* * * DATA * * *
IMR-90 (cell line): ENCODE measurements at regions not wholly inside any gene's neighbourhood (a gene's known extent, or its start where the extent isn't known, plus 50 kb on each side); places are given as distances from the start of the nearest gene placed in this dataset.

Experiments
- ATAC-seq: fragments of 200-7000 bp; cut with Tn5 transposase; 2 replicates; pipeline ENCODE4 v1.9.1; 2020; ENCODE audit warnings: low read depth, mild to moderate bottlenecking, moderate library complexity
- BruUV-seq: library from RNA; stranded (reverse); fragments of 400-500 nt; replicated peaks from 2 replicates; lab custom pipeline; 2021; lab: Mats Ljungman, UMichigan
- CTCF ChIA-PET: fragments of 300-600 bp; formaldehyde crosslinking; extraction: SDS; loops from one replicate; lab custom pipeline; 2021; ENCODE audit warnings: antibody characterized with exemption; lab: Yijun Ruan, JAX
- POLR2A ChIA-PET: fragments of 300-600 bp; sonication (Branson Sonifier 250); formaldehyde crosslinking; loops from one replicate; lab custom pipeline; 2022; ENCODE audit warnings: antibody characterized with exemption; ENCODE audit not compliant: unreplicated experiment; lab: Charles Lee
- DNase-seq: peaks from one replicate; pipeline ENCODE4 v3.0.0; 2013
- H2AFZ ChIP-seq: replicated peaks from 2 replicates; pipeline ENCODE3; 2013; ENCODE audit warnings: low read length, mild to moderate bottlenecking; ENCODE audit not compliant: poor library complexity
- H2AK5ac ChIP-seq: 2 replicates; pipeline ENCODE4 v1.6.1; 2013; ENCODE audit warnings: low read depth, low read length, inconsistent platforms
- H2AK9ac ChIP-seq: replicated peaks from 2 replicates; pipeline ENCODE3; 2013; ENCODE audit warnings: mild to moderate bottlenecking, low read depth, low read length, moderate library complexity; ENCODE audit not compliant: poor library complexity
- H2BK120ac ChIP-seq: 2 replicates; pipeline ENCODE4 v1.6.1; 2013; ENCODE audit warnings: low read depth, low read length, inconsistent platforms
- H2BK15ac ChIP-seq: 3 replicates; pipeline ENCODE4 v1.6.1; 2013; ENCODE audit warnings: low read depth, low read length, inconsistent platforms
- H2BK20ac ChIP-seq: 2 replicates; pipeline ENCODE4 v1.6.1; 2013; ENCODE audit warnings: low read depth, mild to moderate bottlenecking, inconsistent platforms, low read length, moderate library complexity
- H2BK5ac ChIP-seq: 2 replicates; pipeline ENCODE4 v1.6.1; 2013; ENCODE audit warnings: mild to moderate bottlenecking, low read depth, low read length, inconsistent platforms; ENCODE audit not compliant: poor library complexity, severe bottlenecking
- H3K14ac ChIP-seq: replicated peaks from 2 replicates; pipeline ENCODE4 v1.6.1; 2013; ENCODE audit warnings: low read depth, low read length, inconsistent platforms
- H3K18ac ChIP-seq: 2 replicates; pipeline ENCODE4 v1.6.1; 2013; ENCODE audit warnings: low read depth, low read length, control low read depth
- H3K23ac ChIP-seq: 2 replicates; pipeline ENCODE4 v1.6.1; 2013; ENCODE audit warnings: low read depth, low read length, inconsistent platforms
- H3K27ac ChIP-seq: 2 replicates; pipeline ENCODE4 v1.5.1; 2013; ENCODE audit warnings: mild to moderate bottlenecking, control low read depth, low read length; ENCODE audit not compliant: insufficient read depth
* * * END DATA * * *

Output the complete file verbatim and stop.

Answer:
IMR-90 (cell line): ENCODE measurements at regions not wholly inside any gene's neighbourhood (a gene's known extent, or its start where the extent isn't known, plus 50 kb on each side); places are given as distances from the start of the nearest gene placed in this dataset.

Experiments
- ATAC-seq: fragments of 200-7000 bp; cut with Tn5 transposase; 2 replicates; pipeline ENCODE4 v1.9.1; 2020; ENCODE audit warnings: low read depth, mild to moderate bottlenecking, moderate library complexity
- BruUV-seq: library from RNA; stranded (reverse); fragments of 400-500 nt; replicated peaks from 2 replicates; lab custom pipeline; 2021; lab: Mats Ljungman, UMichigan
- CTCF ChIA-PET: fragments of 300-600 bp; formaldehyde crosslinking; extraction: SDS; loops from one replicate; lab custom pipeline; 2021; ENCODE audit warnings: antibody characterized with exemption; lab: Yijun Ruan, JAX
- POLR2A ChIA-PET: fragments of 300-600 bp; sonication (Branson Sonifier 250); formaldehyde crosslinking; loops from one replicate; lab custom pipeline; 2022; ENCODE audit warnings: antibody characterized with exemption; ENCODE audit not compliant: unreplicated experiment; lab: Charles Lee
- DNase-seq: peaks from one replicate; pipeline ENCODE4 v3.0.0; 2013
- H2AFZ ChIP-seq: replicated peaks from 2 replicates; pipeline ENCODE3; 2013; ENCODE audit warnings: low read length, mild to moderate bottlenecking; ENCODE audit not compliant: poor library complexity
- H2AK5ac ChIP-seq: 2 replicates; pipeline ENCODE4 v1.6.1; 2013; ENCODE audit warnings: low read depth, low read length, inconsistent platforms
- H2AK9ac ChIP-seq: replicated peaks from 2 replicates; pipeline ENCODE3; 2013; ENCODE audit warnings: mild to moderate bottlenecking, low read depth, low read length, moderate library complexity; ENCODE audit not compliant: poor library complexity
- H2BK120ac ChIP-seq: 2 replicates; pipeline ENCODE4 v1.6.1; 2013; ENCODE audit warnings: low read depth, low read length, inconsistent platforms
- H2BK15ac ChIP-seq: 3 replicates; pipeline ENCODE4 v1.6.1; 2013; ENCODE audit warnings: low read depth, low read length, inconsistent platforms
- H2BK20ac ChIP-seq: 2 replicates; pipeline ENCODE4 v1.6.1; 2013; ENCODE audit warnings: low read depth, mild to moderate bottlenecking, inconsistent platforms, low read length, moderate library complexity
- H2BK5ac ChIP-seq: 2 replicates; pipeline ENCODE4 v1.6.1; 2013; ENCODE audit warnings: mild to moderate bottlenecking, low read depth, low read length, inconsistent platforms; ENCODE audit not compliant: poor library complexity, severe bottlenecking
- H3K14ac ChIP-seq: replicated peaks from 2 replicates; pipeline ENCODE4 v1.6.1; 2013; ENCODE audit warnings: low read depth, low read length, inconsistent platforms
- H3K18ac ChIP-seq: 2 replicates; pipeline ENCODE4 v1.6.1; 2013; ENCODE audit warnings: low read depth, low read length, control low read depth
- H3K23ac ChIP-seq: 2 replicates; pipeline ENCODE4 v1.6.1; 2013; ENCODE audit warnings: low read depth, low read length, inconsistent platforms
- H3K27ac ChIP-seq: 2 replicates; pipeline ENCODE4 v1.5.1; 2013; ENCODE audit warnings: mild to moderate bottlenecking, control low read depth, low read length; ENCODE audit not compliant: insufficient read depth